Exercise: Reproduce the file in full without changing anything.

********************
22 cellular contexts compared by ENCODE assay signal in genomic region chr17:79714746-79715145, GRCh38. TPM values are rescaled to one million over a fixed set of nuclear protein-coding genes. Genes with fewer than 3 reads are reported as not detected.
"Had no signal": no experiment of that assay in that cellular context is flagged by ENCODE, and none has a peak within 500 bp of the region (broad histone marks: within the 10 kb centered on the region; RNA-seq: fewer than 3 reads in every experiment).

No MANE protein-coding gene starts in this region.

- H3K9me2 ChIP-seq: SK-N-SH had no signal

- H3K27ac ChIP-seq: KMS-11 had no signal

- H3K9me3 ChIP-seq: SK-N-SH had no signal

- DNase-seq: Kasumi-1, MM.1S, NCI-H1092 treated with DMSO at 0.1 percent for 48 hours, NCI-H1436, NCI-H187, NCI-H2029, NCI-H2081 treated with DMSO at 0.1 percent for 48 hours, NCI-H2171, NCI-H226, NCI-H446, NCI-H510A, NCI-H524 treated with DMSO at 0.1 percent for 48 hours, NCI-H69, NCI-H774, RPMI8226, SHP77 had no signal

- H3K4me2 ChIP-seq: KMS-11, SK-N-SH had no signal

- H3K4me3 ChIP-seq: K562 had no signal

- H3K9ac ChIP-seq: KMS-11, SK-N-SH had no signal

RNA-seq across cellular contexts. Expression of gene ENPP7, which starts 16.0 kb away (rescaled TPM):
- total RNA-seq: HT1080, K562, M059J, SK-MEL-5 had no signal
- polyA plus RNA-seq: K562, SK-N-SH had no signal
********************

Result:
22 cellular contexts compared by ENCODE assay signal in genomic region chr17:79714746-79715145, GRCh38. TPM values are rescaled to one million over a fixed set of nuclear protein-coding genes. Genes with fewer than 3 reads are reported as not detected.
"Had no signal": no experiment of that assay in that cellular context is flagged by ENCODE, and none has a peak within 500 bp of the region (broad histone marks: within the 10 kb centered on the region; RNA-seq: fewer than 3 reads in every experiment).

No MANE protein-coding gene starts in this region.

- H3K9me2 ChIP-seq: SK-N-SH had no signal

- H3K27ac ChIP-seq: KMS-11 had no signal

- H3K9me3 ChIP-seq: SK-N-SH had no signal

- DNase-seq: Kasumi-1, MM.1S, NCI-H1092 treated with DMSO at 0.1 percent for 48 hours, NCI-H1436, NCI-H187, NCI-H2029, NCI-H2081 treated with DMSO at 0.1 percent for 48 hours, NCI-H2171, NCI-H226, NCI-H446, NCI-H510A, NCI-H524 treated with DMSO at 0.1 percent for 48 hours, NCI-H69, NCI-H774, RPMI8226, SHP77 had no signal

- H3K4me2 ChIP-seq: KMS-11, SK-N-SH had no signal

- H3K4me3 ChIP-seq: K562 had no signal

- H3K9ac ChIP-seq: KMS-11, SK-N-SH had no signal

RNA-seq across cellular contexts. Expression of gene ENPP7, which starts 16.0 kb away (rescaled TPM):
- total RNA-seq: HT1080, K562, M059J, SK-MEL-5 had no signal
- polyA plus RNA-seq: K562, SK-N-SH had no signal